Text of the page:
various clippings of Elinor and women involved in football coverage

Penna began to meet more and more people in sports after she started the newsletter, and got better and better intel from fans, avid gamblers, team staff and players. She may not have been allowed inside the press box or in the locker room, but as one anonymous editor put it, “She can gather more inside information, without venturing inside a single locker room, than J. Edgar Hoover, Walter Winchell and Louella Parsons combined.”

She started selling subscriptions — $3 each — and counted Yankees manager Casey Stengel and Ethel Kennedy among her readers. (Penna was particularly proud of her incarcerated subscribers: “Send a subscription of Lineback to your favorite convict,” she told one paper.) Even NFL commissioner Pete Rozelle eventually got onboard, despite the fact she continually ribbed “The Big Bopper,” as she called him, in Lineback’s pages. Her readership started in the hundreds, and would eventually grow to thousands — all served by her and a group of friends stuffing envelopes in her living room.

By the mid-60s, it was a cult favorite: “Religiously read by the George Plimpton set,” as one paper described, though Penna says she never met the Paris Review co-founder. “The foremost, chicest professional football newsletter in the land … that is becoming the rage of the game’s emerging social set,” said another. Esquire called it “the most accurate and interesting inside information about professional football.” It was even called “sexy.”

“But it wasn’t!” Penna protests with a laugh. “Just to be the only girl made them think it was something.” She pauses. “When a football newsletter’s sexy, that’s going to be the day.”

It’s true, though, that Penna delivered football news with a rare humor and irreverence. Before pundits, Twitter and blogs made them sports’ most valued currency, she understood the power of a quick, bold take — especially when accompanied by a good one-liner. She described Vince Lombardi, for example, as “the Sophia Loren of football: top attraction, big on top, very volatile but warm of temper.”

“My aim is to go against the public relations garbage, which makes every team sound like it has 40 All-Americans in perfect health waiting and ready to go,” she told one reporter.

Some of her peers reviled her unorthodox approach. Others, like Larry Merchant, who was a columnist for the Philadelphia Daily News when Penna came on the scene, relished the way she turned things upside-down. “She had a take on what was going on in pro football that lined up with the direction sportswriting was starting to go into in the ‘50s and ‘60s,” says Merchant. “Dealing with professional athletes like they were 6-feet tall, not 10-feet tall; talking about their backgrounds and personalities, not just how many yards they gained that day. It was also a time when pro football was starting to emerge as a very powerful force.”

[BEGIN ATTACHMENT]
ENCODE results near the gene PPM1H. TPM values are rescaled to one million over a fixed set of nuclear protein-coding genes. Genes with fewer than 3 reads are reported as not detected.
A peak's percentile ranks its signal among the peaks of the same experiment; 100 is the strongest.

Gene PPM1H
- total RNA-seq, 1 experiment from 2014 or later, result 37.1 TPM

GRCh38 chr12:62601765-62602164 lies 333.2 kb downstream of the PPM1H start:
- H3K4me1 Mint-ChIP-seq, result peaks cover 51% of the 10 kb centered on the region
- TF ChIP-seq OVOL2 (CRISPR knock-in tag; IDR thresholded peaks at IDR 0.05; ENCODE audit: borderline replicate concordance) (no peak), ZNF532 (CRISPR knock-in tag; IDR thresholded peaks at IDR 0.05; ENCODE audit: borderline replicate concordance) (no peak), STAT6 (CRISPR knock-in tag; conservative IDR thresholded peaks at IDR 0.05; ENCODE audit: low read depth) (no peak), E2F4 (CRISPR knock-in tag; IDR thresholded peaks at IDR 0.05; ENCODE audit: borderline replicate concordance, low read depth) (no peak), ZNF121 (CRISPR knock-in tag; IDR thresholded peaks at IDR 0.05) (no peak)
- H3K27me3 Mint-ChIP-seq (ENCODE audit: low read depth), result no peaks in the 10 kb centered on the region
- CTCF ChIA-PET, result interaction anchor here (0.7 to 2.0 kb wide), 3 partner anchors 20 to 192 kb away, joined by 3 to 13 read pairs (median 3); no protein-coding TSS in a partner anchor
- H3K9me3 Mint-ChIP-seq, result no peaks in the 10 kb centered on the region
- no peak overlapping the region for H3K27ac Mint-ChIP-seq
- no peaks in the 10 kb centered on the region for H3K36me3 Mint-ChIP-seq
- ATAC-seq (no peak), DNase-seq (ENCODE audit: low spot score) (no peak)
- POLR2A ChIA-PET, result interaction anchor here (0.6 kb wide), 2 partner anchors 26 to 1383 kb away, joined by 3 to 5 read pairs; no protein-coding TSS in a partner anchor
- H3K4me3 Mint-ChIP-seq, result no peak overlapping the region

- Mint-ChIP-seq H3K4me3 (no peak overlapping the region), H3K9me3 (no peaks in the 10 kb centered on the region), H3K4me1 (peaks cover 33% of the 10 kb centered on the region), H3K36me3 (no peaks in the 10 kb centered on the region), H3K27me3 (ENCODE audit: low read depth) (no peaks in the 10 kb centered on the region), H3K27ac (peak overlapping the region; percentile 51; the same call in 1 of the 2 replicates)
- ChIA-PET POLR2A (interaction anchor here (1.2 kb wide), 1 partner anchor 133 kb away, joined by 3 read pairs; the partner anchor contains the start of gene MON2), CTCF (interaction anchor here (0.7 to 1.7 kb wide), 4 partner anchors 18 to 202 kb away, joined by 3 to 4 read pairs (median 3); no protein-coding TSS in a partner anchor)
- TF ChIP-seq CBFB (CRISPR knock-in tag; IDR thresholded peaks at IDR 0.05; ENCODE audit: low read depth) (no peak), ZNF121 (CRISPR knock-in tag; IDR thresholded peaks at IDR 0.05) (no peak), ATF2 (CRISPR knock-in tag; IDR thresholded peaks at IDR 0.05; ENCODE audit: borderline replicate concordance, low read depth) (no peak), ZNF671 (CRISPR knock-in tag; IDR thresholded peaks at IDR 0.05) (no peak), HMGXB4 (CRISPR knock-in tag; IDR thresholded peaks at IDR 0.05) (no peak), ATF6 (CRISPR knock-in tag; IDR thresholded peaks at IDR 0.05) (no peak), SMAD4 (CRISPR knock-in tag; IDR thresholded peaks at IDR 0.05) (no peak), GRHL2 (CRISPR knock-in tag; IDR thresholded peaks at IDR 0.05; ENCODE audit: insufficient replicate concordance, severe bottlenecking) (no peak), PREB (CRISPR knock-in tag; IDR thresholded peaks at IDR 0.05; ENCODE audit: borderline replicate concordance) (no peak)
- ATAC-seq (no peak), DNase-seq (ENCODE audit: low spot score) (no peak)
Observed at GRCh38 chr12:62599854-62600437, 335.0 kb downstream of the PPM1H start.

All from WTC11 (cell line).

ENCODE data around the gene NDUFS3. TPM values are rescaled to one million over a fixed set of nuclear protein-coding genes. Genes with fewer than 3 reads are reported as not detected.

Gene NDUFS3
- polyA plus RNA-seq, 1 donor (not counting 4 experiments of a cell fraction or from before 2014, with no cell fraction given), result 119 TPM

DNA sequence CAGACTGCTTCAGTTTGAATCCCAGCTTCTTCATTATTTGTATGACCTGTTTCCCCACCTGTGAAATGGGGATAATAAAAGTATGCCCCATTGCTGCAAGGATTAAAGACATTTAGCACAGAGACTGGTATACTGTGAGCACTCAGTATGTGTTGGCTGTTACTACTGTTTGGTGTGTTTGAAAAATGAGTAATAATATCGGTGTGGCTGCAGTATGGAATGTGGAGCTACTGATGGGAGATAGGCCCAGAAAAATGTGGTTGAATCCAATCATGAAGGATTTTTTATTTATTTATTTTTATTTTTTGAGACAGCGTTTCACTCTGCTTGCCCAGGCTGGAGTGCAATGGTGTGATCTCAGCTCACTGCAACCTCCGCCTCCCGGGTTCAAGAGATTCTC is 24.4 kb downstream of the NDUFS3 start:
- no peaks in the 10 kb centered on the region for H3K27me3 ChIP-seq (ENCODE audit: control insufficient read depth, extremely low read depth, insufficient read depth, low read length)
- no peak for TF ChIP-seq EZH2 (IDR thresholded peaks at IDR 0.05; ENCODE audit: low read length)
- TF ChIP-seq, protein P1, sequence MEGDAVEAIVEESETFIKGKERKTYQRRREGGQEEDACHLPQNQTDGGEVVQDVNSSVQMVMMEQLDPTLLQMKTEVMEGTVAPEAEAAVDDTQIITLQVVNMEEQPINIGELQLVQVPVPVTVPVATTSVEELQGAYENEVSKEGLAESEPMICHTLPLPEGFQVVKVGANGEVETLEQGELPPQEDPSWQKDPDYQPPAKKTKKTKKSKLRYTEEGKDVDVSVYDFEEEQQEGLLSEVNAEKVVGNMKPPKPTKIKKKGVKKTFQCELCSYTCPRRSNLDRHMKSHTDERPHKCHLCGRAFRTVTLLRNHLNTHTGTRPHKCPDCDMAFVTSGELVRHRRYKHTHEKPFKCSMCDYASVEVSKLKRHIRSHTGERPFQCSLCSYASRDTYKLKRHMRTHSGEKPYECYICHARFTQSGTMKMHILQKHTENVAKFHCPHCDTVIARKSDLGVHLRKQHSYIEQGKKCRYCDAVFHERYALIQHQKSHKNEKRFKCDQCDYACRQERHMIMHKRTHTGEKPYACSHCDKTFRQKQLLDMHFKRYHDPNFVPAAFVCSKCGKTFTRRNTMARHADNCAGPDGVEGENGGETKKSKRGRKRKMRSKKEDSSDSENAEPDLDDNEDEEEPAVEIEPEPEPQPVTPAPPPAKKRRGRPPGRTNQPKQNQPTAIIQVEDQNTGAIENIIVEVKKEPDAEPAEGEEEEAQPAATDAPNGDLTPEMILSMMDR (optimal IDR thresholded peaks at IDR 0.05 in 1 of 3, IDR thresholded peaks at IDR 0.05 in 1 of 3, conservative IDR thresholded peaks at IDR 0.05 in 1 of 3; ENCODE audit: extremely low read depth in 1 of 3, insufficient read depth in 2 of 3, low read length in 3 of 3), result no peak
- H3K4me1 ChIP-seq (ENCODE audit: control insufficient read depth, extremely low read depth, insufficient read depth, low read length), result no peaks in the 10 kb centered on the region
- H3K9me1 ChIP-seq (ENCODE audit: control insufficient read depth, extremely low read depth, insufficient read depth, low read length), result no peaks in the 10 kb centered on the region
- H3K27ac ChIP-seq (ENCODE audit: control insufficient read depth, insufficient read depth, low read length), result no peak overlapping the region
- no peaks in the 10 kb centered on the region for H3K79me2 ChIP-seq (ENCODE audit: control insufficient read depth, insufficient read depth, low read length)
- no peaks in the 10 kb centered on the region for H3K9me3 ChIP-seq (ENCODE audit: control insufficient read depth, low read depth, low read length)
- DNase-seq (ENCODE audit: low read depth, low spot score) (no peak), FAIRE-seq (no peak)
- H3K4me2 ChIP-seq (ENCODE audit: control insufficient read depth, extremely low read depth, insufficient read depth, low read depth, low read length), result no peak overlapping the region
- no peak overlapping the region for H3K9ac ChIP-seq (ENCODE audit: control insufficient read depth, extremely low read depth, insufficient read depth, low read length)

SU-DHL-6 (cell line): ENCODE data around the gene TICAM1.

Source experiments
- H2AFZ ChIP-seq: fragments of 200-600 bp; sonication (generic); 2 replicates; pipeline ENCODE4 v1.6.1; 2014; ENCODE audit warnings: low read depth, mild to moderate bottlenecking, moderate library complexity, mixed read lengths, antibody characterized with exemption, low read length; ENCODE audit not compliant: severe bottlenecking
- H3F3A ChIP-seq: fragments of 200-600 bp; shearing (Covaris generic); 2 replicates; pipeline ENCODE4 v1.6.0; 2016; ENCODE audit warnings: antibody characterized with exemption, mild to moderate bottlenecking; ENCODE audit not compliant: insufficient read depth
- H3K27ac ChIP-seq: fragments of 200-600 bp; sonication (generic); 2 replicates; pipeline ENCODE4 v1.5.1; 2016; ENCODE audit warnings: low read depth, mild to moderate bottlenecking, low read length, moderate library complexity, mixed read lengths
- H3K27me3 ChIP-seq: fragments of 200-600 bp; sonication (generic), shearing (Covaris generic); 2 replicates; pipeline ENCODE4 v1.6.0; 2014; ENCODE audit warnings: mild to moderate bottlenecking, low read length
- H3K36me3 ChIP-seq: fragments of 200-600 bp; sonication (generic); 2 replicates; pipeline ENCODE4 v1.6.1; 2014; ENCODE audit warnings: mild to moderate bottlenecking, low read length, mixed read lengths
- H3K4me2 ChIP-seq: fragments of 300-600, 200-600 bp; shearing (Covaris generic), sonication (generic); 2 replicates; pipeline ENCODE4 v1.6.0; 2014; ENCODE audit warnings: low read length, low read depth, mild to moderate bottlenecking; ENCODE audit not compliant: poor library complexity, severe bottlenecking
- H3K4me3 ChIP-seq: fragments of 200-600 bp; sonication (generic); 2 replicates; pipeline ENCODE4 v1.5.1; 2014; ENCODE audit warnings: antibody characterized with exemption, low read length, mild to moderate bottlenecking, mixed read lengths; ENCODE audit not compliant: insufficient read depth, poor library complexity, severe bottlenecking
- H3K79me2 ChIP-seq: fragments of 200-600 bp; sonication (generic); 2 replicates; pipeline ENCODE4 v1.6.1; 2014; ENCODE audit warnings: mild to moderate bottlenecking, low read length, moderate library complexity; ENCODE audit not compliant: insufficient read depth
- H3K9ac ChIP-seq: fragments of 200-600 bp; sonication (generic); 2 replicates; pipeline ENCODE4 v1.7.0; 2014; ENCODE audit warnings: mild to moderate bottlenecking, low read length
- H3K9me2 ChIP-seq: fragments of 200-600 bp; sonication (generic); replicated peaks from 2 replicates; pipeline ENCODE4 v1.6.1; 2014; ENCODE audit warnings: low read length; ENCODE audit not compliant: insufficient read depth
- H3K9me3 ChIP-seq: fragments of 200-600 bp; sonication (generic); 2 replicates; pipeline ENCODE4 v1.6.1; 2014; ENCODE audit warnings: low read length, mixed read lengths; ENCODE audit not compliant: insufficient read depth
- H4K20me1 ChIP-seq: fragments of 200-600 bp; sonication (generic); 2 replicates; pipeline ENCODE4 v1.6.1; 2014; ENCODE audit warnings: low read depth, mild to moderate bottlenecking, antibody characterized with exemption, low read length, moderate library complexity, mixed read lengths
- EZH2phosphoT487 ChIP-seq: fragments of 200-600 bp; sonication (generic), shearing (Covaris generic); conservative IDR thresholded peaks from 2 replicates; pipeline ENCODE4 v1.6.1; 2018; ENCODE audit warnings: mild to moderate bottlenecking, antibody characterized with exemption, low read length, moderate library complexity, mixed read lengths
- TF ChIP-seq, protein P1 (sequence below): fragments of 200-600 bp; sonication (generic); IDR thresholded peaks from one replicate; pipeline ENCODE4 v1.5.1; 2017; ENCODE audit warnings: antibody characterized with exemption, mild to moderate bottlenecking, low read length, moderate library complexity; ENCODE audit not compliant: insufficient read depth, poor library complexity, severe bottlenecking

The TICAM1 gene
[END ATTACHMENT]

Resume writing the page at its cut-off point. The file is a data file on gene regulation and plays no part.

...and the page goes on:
“The human interest stuff is what I was interested in, and that goes across genders,” Penna says. “When television came, instead of reporting the game the way it had been done for centuries, they had to look for another dimension — so people became writers. Old sportswriters weren’t writers.”

Uncovering trivia about player’s personal lives was one thing, but it was Penna’s accuracy and scoops that wound up getting her widespread attention. A big break came when she was one of the only sportswriters to pick the Browns over the Colts, who were 7-point favorites, in the 1964 championship game. What made her do it? She leans over confidentially: “Nobody else did.” After that, she was regularly called “Nostradamus.”

She was the first to posit that Lombardi would leave the Packers in 1968 (though she had guessed he would come home to New York), and she scooped the location of the 1969 Super Bowl by calling hotels in New Orleans and innocently asking for Super Bowl-weekend reservations. At the same time, she was reporting on how Donny Anderson was the only man on the Packers who wore black silk underwear and compiling lists of football players “with first and last names which could pass for first names.” She loved Steve Stonebreaker: “the ultimate in names.” Nothing was off-limits, and everything was at least a little bit funny.